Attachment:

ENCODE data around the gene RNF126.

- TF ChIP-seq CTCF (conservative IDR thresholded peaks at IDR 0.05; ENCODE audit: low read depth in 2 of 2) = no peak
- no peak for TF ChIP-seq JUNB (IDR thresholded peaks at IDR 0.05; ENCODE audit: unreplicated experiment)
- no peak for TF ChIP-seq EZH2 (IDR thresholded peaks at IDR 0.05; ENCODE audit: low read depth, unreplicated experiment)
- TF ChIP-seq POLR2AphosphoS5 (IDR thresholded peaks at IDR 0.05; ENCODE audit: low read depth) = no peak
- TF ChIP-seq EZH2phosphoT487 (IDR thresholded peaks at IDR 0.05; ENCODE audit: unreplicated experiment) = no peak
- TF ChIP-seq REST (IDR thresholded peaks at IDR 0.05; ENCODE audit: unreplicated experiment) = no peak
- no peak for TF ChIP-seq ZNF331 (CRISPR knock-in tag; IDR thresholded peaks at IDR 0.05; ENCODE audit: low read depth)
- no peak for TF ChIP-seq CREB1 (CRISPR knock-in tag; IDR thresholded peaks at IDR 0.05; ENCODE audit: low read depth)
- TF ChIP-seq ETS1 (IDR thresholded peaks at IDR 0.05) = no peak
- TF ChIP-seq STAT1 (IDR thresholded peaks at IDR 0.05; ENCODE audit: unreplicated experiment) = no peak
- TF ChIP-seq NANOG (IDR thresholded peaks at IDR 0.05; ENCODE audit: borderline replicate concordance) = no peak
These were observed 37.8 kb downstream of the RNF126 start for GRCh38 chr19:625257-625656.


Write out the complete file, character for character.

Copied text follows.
ENCODE data around the gene RNF126.

- TF ChIP-seq CTCF (conservative IDR thresholded peaks at IDR 0.05; ENCODE audit: low read depth in 2 of 2) = no peak
- no peak for TF ChIP-seq JUNB (IDR thresholded peaks at IDR 0.05; ENCODE audit: unreplicated experiment)
- no peak for TF ChIP-seq EZH2 (IDR thresholded peaks at IDR 0.05; ENCODE audit: low read depth, unreplicated experiment)
- TF ChIP-seq POLR2AphosphoS5 (IDR thresholded peaks at IDR 0.05; ENCODE audit: low read depth) = no peak
- TF ChIP-seq EZH2phosphoT487 (IDR thresholded peaks at IDR 0.05; ENCODE audit: unreplicated experiment) = no peak
- TF ChIP-seq REST (IDR thresholded peaks at IDR 0.05; ENCODE audit: unreplicated experiment) = no peak
- no peak for TF ChIP-seq ZNF331 (CRISPR knock-in tag; IDR thresholded peaks at IDR 0.05; ENCODE audit: low read depth)
- no peak for TF ChIP-seq CREB1 (CRISPR knock-in tag; IDR thresholded peaks at IDR 0.05; ENCODE audit: low read depth)
- TF ChIP-seq ETS1 (IDR thresholded peaks at IDR 0.05) = no peak
- TF ChIP-seq STAT1 (IDR thresholded peaks at IDR 0.05; ENCODE audit: unreplicated experiment) = no peak
- TF ChIP-seq NANOG (IDR thresholded peaks at IDR 0.05; ENCODE audit: borderline replicate concordance) = no peak
These were observed 37.8 kb downstream of the RNF126 start for GRCh38 chr19:625257-625656.